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The David A. Portlock Black Cultural Center is exhibiting Latin-American Vision: Graphic Works from Central Mexico featuring Mexican printmaker Rolando Rojas through Nov. 19. The exhibition, which opened Friday, also will include art by printmakers who have worked at Rojas’ Imagine Arts Gráficas studio.

Rojas will meet with the public at a reception for the exhibition 4-6 p.m. Tuesday, Oct. 11 at the center, 101 McCartney Street. He also will be available 10 a.m.-noon Thursday, Oct. 13 while working in Lafayette’s Experimental Printmaking Studio, 421 Hamilton Street.

In addition to other work with art students, Rojas will produce a large-format serigraph with the assistance of Curlee Raven Holton, professor and head of art and director of Lafayette’s Experimental Printmaking Institute, assistant printmaker Jase Clark, and EXCEL Scholars Sara Smith-Katz (Stroudsburg, Pa.) and Preeza Shrestha (Kathmandu, Nepal).

Rojas was a visiting artist in the art department in 1998, demonstrating his unique and traditional technique of direct application of pigment and sand to canvas. Since then, he has exhibited his work internationally and become a leader of a new generation of Oaxacan artists. He recently established a fine print atelier in Oaxaca and is producing works by some of Mexico’s most famous and prominent artists.

Holton met Rojas while visiting Oaxaca in 1996. This cultural exchange has continued over the years with visits by other Mexican artists, including Karima Muyaes and Juan Alcázar Mendez.

Rojas’ works are in the tradition of Oaxacan artists Rufino Tamayo, who pioneered a technique called Mixografia® to create colored and three-dimensional print on handmade paper, and Francisco Toledo, who continues to act as guardian of his native state’s arts and crafts. Rojas’ art often is characterized by a longing for the values of primeval life and a fear that civilization will eliminate every trace of nature. The fish, bulls, totems, sirens, and ghosts point to a mythical past that anthropomorphizes animals, vegetables, and minerals and considers them capable of ruling the world.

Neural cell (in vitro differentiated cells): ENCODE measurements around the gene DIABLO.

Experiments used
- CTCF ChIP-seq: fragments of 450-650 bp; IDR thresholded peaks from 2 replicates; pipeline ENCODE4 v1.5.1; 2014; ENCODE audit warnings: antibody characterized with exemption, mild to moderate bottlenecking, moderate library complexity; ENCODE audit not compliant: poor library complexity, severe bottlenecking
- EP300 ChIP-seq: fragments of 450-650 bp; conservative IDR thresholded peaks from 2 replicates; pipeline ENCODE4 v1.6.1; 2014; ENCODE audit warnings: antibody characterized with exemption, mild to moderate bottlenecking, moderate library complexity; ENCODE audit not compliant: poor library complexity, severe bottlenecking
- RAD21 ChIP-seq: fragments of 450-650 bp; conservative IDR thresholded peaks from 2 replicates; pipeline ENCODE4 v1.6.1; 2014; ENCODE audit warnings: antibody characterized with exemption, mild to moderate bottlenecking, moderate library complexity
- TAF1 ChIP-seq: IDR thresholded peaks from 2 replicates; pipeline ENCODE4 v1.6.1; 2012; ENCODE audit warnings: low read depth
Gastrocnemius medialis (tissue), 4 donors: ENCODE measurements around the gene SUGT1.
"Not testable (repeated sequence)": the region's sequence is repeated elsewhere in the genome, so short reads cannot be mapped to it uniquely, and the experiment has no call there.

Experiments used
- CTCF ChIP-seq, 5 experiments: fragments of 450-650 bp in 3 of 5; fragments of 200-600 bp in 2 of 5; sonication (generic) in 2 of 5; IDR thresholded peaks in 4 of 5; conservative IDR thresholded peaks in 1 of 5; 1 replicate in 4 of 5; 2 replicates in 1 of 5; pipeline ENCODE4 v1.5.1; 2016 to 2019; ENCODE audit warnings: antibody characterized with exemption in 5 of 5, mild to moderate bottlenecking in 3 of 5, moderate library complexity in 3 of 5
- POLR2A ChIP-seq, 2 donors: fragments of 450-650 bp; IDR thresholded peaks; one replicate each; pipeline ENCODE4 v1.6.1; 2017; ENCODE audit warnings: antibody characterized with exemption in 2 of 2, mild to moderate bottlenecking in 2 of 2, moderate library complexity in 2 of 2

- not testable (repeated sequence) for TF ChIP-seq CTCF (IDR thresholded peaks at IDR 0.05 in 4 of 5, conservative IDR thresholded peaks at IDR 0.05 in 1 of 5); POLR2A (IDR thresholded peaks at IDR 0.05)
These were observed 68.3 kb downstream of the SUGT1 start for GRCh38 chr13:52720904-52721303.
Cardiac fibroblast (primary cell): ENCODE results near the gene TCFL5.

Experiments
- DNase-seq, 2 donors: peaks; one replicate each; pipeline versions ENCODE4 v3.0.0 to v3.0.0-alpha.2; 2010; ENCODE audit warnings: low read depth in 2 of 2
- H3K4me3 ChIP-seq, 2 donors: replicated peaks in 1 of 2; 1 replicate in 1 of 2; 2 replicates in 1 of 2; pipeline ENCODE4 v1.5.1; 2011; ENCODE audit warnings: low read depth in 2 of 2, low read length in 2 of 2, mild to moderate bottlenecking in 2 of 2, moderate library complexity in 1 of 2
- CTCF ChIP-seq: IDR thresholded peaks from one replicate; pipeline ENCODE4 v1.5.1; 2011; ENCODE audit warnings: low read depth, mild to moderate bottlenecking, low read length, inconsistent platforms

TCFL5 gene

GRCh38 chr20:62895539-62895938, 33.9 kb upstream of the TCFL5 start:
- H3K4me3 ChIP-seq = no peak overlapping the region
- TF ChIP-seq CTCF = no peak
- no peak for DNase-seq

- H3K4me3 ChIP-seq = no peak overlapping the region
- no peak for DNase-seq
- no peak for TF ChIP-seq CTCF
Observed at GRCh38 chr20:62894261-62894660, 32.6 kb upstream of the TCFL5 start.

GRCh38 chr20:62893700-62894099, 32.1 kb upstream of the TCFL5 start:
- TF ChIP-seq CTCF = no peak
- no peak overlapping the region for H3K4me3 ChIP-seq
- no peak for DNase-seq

Born in Tehuantepec, Oaxaca, Mexico, Rojas still lives in his native state. He has exhibited his paintings and prints in Mexico, Argentina, Italy, the United States, France, and Puerto Rico. He has worked and exhibited annually at la Galería Alberto Misrachi in Mexico City since 1996.

The exhibit is sponsored by the Portlock Black Cultural Center, the Office of Intercultural Development, and the Experimental Printmaking Institute as part of Latino Heritage Month. The Portlock Black Cultural Center Gallery is open 9 a.m.-5 p.m. weekdays. For more information, contact the Portlock Center at (610) 330-5819 or the Experimental Printmaking Institute at (610) 330-5592.

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